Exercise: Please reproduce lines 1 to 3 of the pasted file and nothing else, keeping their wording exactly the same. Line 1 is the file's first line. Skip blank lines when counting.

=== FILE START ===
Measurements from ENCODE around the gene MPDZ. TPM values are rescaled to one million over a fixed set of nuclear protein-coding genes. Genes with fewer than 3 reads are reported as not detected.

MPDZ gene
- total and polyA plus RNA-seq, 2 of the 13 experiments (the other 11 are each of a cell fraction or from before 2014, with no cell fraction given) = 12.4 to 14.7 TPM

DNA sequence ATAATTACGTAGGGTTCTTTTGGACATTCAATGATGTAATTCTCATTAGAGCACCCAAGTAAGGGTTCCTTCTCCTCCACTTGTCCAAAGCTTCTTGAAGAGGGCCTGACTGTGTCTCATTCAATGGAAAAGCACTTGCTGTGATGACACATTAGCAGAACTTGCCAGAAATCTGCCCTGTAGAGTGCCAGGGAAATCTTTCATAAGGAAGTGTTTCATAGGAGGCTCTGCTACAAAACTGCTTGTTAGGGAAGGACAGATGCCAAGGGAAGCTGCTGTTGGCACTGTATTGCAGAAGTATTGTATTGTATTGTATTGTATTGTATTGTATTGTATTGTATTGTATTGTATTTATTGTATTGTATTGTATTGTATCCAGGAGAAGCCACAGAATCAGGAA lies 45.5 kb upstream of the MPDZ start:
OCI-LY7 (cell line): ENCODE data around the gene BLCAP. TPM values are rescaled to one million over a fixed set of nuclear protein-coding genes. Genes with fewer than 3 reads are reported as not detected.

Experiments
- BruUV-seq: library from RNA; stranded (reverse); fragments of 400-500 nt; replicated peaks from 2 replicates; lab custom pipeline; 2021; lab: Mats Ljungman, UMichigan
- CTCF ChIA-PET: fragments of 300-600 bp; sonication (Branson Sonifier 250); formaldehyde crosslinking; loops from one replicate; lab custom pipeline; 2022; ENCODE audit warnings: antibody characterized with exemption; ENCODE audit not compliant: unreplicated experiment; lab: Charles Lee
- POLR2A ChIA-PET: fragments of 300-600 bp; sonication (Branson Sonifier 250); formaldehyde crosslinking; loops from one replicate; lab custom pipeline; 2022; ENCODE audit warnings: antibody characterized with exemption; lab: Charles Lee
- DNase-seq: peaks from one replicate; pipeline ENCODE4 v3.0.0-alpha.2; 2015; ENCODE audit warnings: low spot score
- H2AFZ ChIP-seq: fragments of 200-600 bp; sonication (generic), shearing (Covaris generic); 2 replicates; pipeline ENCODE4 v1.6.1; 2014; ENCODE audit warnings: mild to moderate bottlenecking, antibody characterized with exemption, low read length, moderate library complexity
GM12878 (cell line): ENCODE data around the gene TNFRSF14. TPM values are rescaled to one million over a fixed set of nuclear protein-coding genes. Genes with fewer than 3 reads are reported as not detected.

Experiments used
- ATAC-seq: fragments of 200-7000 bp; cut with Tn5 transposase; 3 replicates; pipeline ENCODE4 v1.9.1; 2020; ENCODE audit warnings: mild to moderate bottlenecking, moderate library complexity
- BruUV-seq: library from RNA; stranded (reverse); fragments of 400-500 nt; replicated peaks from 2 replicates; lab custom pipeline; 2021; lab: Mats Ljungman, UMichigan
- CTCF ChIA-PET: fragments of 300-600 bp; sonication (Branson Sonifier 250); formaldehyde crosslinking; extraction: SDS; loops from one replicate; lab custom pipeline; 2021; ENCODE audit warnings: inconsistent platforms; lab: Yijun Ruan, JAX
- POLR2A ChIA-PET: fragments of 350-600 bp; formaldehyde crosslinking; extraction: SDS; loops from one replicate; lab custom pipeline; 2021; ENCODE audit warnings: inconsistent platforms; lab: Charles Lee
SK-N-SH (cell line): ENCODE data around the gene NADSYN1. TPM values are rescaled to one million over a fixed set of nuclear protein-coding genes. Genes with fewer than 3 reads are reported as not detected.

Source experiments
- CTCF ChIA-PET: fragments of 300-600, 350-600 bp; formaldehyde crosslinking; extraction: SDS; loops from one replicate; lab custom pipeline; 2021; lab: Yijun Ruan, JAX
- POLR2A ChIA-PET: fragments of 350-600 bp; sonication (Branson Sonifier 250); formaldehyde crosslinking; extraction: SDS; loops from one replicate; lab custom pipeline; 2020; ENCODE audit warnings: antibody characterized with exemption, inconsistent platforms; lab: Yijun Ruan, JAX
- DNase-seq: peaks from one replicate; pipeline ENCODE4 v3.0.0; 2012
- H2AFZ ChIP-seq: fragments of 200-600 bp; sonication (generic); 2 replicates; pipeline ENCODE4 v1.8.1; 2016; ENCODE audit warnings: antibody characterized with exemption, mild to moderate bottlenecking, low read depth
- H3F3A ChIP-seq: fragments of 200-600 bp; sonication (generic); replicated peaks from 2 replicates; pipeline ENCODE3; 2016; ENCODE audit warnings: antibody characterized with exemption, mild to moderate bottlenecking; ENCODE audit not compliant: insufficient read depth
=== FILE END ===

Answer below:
Measurements from ENCODE around the gene MPDZ. TPM values are rescaled to one million over a fixed set of nuclear protein-coding genes. Genes with fewer than 3 reads are reported as not detected.

MPDZ gene
- total and polyA plus RNA-seq, 2 of the 13 experiments (the other 11 are each of a cell fraction or from before 2014, with no cell fraction given) = 12.4 to 14.7 TPM